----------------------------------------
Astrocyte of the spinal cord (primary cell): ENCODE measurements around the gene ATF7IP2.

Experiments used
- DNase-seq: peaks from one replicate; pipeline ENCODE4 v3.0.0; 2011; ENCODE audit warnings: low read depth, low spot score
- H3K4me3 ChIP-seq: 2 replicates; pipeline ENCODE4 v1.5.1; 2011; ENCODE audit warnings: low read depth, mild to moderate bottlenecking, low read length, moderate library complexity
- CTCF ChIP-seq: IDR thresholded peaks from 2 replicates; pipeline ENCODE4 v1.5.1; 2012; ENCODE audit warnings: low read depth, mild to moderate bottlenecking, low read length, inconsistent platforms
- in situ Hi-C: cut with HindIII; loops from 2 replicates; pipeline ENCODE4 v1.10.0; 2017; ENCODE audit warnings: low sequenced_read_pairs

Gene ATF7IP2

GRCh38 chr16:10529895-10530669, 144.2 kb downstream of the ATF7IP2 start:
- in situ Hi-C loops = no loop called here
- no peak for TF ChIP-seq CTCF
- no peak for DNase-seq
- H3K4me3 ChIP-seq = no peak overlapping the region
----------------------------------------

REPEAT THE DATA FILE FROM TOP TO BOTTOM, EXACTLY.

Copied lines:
Astrocyte of the spinal cord (primary cell): ENCODE measurements around the gene ATF7IP2.

Experiments used
- DNase-seq: peaks from one replicate; pipeline ENCODE4 v3.0.0; 2011; ENCODE audit warnings: low read depth, low spot score
- H3K4me3 ChIP-seq: 2 replicates; pipeline ENCODE4 v1.5.1; 2011; ENCODE audit warnings: low read depth, mild to moderate bottlenecking, low read length, moderate library complexity
- CTCF ChIP-seq: IDR thresholded peaks from 2 replicates; pipeline ENCODE4 v1.5.1; 2012; ENCODE audit warnings: low read depth, mild to moderate bottlenecking, low read length, inconsistent platforms
- in situ Hi-C: cut with HindIII; loops from 2 replicates; pipeline ENCODE4 v1.10.0; 2017; ENCODE audit warnings: low sequenced_read_pairs

Gene ATF7IP2

GRCh38 chr16:10529895-10530669, 144.2 kb downstream of the ATF7IP2 start:
- in situ Hi-C loops = no loop called here
- no peak for TF ChIP-seq CTCF
- no peak for DNase-seq
- H3K4me3 ChIP-seq = no peak overlapping the region